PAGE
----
How mobile medical units are changing the health industry
Until the past decade, the impact of mobile medical units on healthcare has barely been evaluated in full. However, the pandemic putting great strain on hospitals and clinics has forced practitioners to look for ways to alleviate it. Slowly but surely, they’re seeing the potential of these hospitals on wheels as a game-changer in the health industry.
According to David Cutler, an economics professor at Harvard’s Kennedy School of Government, the health industry has historically remained stable in recessions. People continue to seek medical care regardless of the state of the economy. COVID-19 changed this, with strict quarantine limiting outside activity, which means people who frequent hospitals and clinics for regular treatment find themselves unable to go out as often.
The pandemic also limited people’s ability to report for work, stifling families’ source of income. Unemployment insurance becomes their source, with claims reaching an all-time high of nearly 3 million, according to the Department of Labor. By comparison, the number of claims filed during the global financial crisis of 2009 amounted to just below 1 million. It was a scenario in nearly every industry. It was unprepared to deal with, healthcare included.
Mitigating the impact of not just COVID-19 but future health crises demands the use of every resource at the industry’s disposal. Previously a largely untapped resource, mobile medical units might see an increase in demand and utilization to augment the country’s struggling healthcare system. Here are several ways they will change healthcare forever.
Extending a Hospital’s Reach
The disparity in healthcare has been a major concern even years before the pandemic. Despite the attempts at reform like the Affordable Care Act, cultural and financial issues are discouraging people living in rural areas to seek medical care. This finding was based on a study that conducted a complete search and inclusion of 34 relevant articles.
A healthcare institution employing mobile medical units can effectively extend its reach to remote areas. While not as fully equipped as a traditional hospital or clinic, the vehicles can be configured to fulfill a specific medical need, from general health to mammography. With enough supplies, the vehicles can operate in areas with limited resources, a common environment in the rural areas.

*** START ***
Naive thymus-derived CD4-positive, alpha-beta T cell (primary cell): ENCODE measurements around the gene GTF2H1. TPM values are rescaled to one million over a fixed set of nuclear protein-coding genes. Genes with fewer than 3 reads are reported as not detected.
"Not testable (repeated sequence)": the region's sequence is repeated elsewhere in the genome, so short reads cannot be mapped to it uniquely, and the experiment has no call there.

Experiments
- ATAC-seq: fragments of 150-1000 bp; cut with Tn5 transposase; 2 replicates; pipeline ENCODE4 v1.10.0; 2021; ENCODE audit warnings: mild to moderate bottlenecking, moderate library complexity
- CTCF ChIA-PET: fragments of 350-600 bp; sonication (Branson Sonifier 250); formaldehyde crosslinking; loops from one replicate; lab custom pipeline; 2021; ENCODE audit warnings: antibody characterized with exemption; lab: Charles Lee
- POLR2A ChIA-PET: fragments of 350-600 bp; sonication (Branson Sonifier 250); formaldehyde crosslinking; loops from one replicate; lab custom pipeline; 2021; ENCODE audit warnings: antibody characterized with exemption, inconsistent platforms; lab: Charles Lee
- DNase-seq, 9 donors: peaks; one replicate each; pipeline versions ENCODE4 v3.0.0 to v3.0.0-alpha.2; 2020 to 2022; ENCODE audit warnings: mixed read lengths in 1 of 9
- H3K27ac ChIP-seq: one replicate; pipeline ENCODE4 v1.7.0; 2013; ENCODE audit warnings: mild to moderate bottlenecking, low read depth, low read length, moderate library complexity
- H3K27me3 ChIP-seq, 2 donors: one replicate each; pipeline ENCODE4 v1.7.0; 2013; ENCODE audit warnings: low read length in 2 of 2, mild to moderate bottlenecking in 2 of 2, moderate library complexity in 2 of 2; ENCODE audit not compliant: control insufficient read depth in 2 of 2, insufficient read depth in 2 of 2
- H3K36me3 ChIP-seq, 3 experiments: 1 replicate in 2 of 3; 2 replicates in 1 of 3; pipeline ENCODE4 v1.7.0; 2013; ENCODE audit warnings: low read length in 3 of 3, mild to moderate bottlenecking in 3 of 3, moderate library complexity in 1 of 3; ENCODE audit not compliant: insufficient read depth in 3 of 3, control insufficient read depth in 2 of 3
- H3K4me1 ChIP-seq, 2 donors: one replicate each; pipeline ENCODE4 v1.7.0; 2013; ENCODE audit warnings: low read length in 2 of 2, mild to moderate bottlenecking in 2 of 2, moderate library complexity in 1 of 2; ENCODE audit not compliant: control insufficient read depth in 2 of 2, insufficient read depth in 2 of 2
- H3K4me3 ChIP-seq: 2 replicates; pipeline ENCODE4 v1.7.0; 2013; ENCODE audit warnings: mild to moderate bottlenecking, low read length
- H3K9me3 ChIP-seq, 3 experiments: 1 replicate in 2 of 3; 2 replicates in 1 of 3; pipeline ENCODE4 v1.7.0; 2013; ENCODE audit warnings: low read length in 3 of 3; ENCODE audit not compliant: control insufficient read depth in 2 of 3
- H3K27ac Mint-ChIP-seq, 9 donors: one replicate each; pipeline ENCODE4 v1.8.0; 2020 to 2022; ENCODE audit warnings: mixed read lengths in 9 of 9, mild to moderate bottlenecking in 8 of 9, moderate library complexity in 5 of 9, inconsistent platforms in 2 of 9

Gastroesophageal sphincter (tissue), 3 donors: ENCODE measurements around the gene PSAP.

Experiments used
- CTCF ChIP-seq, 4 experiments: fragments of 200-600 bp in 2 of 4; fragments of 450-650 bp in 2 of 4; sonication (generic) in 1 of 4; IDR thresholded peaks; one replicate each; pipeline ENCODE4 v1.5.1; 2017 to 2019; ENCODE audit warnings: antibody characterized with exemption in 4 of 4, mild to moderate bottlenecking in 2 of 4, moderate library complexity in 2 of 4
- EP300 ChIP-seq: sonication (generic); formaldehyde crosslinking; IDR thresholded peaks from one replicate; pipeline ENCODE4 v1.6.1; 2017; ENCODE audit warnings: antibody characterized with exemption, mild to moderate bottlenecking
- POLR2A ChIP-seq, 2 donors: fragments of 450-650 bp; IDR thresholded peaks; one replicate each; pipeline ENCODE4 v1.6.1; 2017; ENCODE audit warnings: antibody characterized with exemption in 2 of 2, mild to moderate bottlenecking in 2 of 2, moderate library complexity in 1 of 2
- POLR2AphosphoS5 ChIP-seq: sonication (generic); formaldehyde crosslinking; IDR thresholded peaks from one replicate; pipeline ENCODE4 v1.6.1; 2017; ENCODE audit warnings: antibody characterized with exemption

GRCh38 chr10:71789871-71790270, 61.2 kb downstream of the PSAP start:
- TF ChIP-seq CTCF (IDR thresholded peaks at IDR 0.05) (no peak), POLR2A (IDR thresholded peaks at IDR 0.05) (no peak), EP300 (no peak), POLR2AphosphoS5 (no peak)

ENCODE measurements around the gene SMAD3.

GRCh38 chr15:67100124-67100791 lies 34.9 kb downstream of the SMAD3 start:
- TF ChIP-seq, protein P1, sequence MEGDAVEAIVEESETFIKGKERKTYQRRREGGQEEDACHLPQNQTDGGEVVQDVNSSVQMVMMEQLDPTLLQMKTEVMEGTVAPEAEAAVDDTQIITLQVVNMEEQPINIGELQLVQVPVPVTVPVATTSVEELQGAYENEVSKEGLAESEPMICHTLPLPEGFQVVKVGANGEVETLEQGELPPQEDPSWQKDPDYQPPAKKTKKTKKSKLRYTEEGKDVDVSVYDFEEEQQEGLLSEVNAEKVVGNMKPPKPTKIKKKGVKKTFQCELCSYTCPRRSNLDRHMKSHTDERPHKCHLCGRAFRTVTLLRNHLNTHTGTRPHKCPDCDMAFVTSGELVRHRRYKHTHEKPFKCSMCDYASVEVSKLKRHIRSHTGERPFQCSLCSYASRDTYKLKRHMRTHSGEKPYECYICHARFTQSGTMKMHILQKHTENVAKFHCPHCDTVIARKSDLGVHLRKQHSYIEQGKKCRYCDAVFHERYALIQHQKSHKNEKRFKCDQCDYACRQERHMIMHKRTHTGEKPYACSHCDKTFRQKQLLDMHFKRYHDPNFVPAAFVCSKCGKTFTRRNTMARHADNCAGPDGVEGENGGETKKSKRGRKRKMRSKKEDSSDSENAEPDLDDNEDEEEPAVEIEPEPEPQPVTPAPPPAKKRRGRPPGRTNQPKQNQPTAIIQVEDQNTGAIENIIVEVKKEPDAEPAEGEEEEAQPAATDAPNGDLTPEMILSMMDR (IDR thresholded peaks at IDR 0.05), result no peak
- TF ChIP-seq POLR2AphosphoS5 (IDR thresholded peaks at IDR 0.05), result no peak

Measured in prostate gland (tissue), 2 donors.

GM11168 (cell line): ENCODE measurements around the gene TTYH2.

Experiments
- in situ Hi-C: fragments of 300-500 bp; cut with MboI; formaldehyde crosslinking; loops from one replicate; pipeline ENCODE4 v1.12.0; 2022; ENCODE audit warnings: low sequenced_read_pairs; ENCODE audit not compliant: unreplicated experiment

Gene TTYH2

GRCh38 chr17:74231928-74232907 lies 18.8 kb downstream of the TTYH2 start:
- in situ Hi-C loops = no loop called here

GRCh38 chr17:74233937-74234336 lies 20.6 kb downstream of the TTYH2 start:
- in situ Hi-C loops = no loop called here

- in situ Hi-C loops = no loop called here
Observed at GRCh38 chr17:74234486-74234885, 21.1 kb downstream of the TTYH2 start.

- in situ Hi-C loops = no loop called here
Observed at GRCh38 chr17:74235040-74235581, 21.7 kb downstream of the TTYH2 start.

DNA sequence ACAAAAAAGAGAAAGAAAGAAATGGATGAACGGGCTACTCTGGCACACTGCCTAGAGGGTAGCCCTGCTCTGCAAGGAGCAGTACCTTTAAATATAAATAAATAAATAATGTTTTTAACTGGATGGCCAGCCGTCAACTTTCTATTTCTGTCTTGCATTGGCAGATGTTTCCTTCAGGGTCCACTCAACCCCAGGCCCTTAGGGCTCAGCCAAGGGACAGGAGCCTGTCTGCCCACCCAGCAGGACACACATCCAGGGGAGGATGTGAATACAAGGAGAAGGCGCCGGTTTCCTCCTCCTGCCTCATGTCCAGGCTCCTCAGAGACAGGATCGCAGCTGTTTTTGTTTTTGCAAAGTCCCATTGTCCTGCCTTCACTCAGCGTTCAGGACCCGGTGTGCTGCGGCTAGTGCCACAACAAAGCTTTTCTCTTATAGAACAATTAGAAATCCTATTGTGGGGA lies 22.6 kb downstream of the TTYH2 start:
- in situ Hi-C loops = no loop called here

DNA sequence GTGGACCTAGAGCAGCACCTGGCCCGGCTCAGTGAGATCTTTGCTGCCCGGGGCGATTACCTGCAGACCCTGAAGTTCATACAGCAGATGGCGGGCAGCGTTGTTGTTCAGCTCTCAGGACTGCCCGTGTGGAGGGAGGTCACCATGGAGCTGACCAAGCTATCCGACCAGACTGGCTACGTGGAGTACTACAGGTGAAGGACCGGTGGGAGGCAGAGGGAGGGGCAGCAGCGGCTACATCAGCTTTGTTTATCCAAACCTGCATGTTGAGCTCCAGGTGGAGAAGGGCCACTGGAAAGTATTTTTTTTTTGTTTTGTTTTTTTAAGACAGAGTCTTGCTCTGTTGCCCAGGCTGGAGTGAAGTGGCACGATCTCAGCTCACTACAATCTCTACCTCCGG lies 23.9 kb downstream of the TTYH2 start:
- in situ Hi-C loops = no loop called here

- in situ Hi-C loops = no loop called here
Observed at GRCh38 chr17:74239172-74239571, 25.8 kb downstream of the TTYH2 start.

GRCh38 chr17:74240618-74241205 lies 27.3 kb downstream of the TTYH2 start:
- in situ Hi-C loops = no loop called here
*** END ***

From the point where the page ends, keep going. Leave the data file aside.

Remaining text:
A mobile medical unit provides a solution to some of the issues discouraging people from seeking medical care. It saves patients a trip to the hospital for non-urgent conditions, though it also urges them to do so for conditions that warrant it. For local medical practitioners, a unit carrying state-of-the-art medical equipment allows them to render treatment more effectively.
Educating the Public
Raising awareness regularly accompanies medical outreach programs where mobile medical units are employed. In an age where truths can be spread as easily as half-truths, medical practitioners make every effort to educate the public on the importance of keeping overall health.
It hasn’t been easy, however. The status quo regarding nutrition, for example, penalizes the promotion of nutrient-rich selections and rewards high-risk processed foods thanks to aggressive advertising. More important is the need to motivate the local populace into making healthier decisions, which is only accomplishable by establishing trust between visiting practitioners and the local populace.
The sight of a mobile medical unit entering a community helps establish the needed trust. It gives the impression to the local populace that they will still be cared for no matter how far from the big city they live in. Giving people a reason to have faith in the doctor will increase the merit of any expert advice he or she gives.
Cost Reduction for Hospitals and Clinics
Cost is reportedly one of the factors preventing mobile medical units from widespread use. Given the state-of-the-art equipment fitted in the space of a trailer or RV, a mobile medical unit can cost between $350,000 and $700,000 annually to operate. This hefty price tag is enough to dissuade healthcare institutions from long-term investment in several units, let alone one.
However, further research has shown the substantial return on investment these units can generate. A study of one particular unit serving the Greater Boston area found that patient visits to the unit generated a cost reduction ratio of 30 to 1. Simply put, every dollar invested on a mobile medical unit saved $30 that would’ve been spent in administering care in a traditional hospital or clinic. In the national estimate, the ratio was 14 to 1.
Following the resolution of the current crisis, the healthcare sector will take these lessons to heart, mobilizing every resource to lessen the impact of the next. By this time, mobile medical units will be in an advantageous position, plugging any gaps in the country’s healthcare system. These vehicles should be duly considered not as a one-size-fits-all solution but as part of a greater solution.